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Cool Ride

By Coach Sam


The elliptical is one of the most widely recognized and consistently utilized pieces of cardio equipment in gyms around the world. Two of the main reasons that they are so widely used by fitness addicts is that they’re accessible as well as easy on the joints. And, while just about any movement is good for the human body, there are ways to make certain movements more effective for burning calories, which is the primary reason individuals hop on the elliptical, to begin with. Today, we discuss the important do’s and don’ts for effective elliptical workouts.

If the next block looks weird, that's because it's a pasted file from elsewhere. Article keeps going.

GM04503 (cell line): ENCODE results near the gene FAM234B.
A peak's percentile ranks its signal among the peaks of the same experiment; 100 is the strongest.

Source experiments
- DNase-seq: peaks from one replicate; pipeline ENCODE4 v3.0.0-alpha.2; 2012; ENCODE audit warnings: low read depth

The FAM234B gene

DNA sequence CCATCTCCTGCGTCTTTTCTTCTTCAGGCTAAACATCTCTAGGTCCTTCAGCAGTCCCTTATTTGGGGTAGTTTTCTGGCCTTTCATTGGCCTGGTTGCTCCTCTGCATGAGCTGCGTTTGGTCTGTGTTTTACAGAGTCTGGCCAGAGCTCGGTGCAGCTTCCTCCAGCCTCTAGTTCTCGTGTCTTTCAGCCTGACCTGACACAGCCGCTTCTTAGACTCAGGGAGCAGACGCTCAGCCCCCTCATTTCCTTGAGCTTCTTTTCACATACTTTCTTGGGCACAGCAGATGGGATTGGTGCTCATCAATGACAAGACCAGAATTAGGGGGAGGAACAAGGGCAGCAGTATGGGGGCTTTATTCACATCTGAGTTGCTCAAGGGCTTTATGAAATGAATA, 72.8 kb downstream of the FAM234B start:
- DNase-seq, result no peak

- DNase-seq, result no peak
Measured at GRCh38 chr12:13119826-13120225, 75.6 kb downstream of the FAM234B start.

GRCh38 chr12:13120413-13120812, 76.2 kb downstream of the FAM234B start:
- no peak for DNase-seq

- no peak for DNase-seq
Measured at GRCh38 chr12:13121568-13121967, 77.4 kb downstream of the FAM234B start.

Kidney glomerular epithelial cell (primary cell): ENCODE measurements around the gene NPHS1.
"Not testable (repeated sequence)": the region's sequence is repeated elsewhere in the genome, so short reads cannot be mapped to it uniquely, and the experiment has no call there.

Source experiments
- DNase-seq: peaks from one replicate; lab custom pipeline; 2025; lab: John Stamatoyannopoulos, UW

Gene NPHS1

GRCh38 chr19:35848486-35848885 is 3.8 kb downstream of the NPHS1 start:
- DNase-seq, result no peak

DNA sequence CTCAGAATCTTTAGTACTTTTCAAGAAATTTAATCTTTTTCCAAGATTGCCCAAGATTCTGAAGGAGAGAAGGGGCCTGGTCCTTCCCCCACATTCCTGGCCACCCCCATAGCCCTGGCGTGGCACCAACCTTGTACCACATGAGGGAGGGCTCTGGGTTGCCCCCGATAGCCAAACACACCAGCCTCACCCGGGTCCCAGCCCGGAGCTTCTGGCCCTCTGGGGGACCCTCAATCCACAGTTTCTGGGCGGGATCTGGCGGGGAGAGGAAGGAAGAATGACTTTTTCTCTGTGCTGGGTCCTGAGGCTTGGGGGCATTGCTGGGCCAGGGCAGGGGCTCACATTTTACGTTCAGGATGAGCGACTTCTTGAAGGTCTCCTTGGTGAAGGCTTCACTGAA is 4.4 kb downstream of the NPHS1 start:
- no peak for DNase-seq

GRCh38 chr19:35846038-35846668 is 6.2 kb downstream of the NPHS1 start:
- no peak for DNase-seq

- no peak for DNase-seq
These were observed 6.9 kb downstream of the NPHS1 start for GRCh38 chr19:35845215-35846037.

Do’s & Don’ts of Effective Elliptical Workouts Do Put Your Phone/Tablet Away So often, we see individuals piddling their gym time away on a cardio machine with their face glued to the smartphone or tablet. While this might help pass the time, it is actually impairing your workout. You see, when you stare at your device, be it reading email, texts, social media, or the news, you’re removing your attention from your workout, which decreases performance, training intensity, and ultimately the amount of calories you’re burning. Remember, you’re at the gym and on the elliptical to train. As such, dedicate all of your focus, energy, and effort into maximizing your time spent on the elliptical. You can listen to music or a podcast if you want, but avoid staring at screens which directs your focus off of your movement. Even better is to turn your phone on airplane mode or leave it in the car altogether. Do Adjust Speed & Intensity It can be tempting to go at an easy pace on any piece of cardio equipment, and simply “check the box” on your workout. But, if you really want to challenge yourself and improve your overall fitness, be willing to mix things up in your elliptical workouts by adjusting the speed and intensity of your movement. Steady-state cardio has its place, but so too does interval training and other H.I.I.T. protocols. (High Intensity Interval Training) So, if you’re doing multiple elliptical workouts each week, make sure to incorporate some workouts that are more steady-state, moderate intensity, with ones that alternate between all-out “sprints” interspersed with periods of low intensity “ellipti-calling” for an interval training effect. This way, you’ll get the best of both cardio training modalities while improving overall fitness and burning tons of calories! Do Maintain Good Posture As you fatigue, it can be tempting to want to slouch or start to lean on the equipment more, thereby offsetting how much of your own body-weight you’re having to move. This is wrong for a couple of reasons. First, by slouching, you’re placing undue stress on your low back, which can lead to pain, irritation, and discomfort in the long term. Second, by leaning more on the equipment and not maintaining an upright posture, you’re actually reducing how much weight you’re moving, which means you’re burning less overall calories. Maintaining an upright posture while doing your elliptical workout helps guard against low back pain while helping you maximize the calorie burn. And, speaking of calorie burning… Don’t Rely on the “Calories Burned” Ticker Just about every cardio machine at the gym has some little indicator or tracker that (supposedly) tells you how many calories you burned during your workout. However, these calories burned trackers are notoriously inaccurate and tend to heavily overestimate how many calories are actually burned during workouts.[1] In fact, research notes that some ellipticals overestimate the number of calories burned during workouts by as much as 130 calories per 30 minutes of exercise![1] What this means is that you should take the reading on the machine with a grain of salt. It might be close to how many calories you actually burned, or it could be way off. If you use the same elliptical machine week in and week out, then you can start to use the calories burned tracker as a gauge for how hard you’re pushing yourself from one week to the other, but a better method might be to use the heart rate monitor on your fitness tracker, if you have one. Don’t Forget to Use Your Arms Ellipticals have handles on them, and many individuals hold onto them, but more often than not, the arms are merely along for the ride while the lower body does the vast majority of the work. This is all well and good, but if you really want to ramp up the calorie burning, actively push and pull the handles with your arms. Not only will this help you increase how many calories you burn during training, but you’ll also get in a great arm workout at the same time, giving you more defined and toned arms -- that’s something we all can get behind! Do Use Other Cardio Options The elliptical is a fantastic cardio machine, and it represents a phenomenal option for burning calories and getting results. But, remember that it’s not the only option available. Performing the same movement pattern over and over and over again can lead to overuse injuries, and your body can adapt to it and become more efficient, which reduces how many calories you burn during training. That’s why, it’s recommended to mix up your cardio training during the week by using different modalities. One day could be the elliptical while another day is the rowing machine while another is body-weight circuits. And, if you want to build strength and get more muscle definition, you also need to perform resistance training each week in addition to your elliptical workouts. Resistance training (push ups, pull ups, squats, dead-lifts, presses, etc.) tax your muscle in a different way than elliptical workouts and provides the signal they need to grow stronger and more resilient. Resistance training also improves bone density and boosts metabolism. Don’t Forget to Adjust the Resistance Speaking of resistance, many elliptical enthusiasts forget the fact that the elliptical machine has the ability to adjust the resistance. Increasing the resistance makes your muscles have to work harder to move your body across the same distance, which increases calorie burning and makes for a more challenging, demanding workout. Training on a harder resistance setting also poses a greater challenge for your cardiovascular system. During your own elliptical workouts, after performing a brief warm up on a low/no resistance setting, feel free to increase the challenge by increasing the resistance and seeing how hard you can push yourself. You can also make it into an “interval” type challenge by doing a few minutes at a higher resistance and alternating with periods of lower resistance. This way you keep your body from adapting to one set pace. References: Glave, A. P., Didier, J. J., Oden, G. L., & Wagner, M. C. (2018). Caloric Expenditure Estimation Differences between an Elliptical Machine and Indirect Calorimetry. Exerc Med, 2, 8.